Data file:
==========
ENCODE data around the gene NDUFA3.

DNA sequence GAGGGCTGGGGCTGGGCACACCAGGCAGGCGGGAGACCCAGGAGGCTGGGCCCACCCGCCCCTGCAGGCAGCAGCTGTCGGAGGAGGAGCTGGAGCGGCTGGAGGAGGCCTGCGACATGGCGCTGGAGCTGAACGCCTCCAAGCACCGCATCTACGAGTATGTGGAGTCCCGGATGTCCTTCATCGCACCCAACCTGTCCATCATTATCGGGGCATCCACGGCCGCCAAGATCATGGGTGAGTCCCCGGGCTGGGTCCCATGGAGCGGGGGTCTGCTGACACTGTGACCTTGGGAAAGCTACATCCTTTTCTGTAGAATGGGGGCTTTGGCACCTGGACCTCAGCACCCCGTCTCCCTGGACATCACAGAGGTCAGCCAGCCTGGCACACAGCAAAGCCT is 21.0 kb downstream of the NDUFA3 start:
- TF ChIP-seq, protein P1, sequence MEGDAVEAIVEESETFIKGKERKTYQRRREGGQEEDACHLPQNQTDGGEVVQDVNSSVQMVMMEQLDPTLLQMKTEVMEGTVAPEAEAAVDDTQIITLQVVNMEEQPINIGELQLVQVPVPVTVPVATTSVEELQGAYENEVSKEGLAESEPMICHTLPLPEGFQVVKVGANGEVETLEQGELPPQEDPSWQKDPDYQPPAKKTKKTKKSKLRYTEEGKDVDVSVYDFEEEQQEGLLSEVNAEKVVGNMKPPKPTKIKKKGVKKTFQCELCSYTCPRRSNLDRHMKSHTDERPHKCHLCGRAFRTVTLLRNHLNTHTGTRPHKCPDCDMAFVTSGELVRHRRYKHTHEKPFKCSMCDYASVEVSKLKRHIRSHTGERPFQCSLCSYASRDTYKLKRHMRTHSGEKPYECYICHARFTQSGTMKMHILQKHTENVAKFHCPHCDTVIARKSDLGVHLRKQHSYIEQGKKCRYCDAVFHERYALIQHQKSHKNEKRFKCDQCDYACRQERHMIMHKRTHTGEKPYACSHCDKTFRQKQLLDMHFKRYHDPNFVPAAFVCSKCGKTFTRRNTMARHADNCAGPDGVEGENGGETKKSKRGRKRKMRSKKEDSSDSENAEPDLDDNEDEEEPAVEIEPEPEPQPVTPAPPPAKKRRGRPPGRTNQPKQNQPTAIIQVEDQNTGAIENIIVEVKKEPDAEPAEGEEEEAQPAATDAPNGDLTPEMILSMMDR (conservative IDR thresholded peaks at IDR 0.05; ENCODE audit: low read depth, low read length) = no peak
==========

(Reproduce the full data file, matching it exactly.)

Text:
ENCODE data around the gene NDUFA3.

DNA sequence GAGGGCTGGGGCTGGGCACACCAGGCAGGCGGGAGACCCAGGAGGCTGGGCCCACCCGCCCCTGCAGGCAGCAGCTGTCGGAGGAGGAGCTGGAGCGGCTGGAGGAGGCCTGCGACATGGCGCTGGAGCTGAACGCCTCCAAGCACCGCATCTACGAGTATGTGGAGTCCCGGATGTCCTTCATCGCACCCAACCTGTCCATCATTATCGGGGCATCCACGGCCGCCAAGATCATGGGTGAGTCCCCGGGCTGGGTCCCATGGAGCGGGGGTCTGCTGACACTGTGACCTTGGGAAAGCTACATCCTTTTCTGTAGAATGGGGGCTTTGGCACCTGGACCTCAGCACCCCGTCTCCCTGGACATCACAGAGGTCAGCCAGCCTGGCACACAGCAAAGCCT is 21.0 kb downstream of the NDUFA3 start:
- TF ChIP-seq, protein P1, sequence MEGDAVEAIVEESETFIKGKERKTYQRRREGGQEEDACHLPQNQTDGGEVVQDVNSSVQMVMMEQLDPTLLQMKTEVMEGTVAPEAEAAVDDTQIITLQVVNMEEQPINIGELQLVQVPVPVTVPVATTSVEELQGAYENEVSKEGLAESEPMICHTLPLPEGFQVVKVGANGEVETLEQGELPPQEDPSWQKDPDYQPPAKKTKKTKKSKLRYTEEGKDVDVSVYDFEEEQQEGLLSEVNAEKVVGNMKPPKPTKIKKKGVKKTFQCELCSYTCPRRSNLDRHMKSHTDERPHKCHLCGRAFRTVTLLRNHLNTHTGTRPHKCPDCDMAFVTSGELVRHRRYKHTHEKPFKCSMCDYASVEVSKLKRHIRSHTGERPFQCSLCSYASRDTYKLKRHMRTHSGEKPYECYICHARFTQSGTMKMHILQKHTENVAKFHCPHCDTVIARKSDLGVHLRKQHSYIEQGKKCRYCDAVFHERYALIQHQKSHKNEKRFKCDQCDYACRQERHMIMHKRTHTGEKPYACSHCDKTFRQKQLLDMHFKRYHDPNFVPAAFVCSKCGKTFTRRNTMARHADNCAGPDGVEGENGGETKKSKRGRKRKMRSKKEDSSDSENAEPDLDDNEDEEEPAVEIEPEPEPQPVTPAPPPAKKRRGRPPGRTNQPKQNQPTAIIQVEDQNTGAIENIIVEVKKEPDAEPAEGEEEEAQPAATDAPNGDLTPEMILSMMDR (conservative IDR thresholded peaks at IDR 0.05; ENCODE audit: low read depth, low read length) = no peak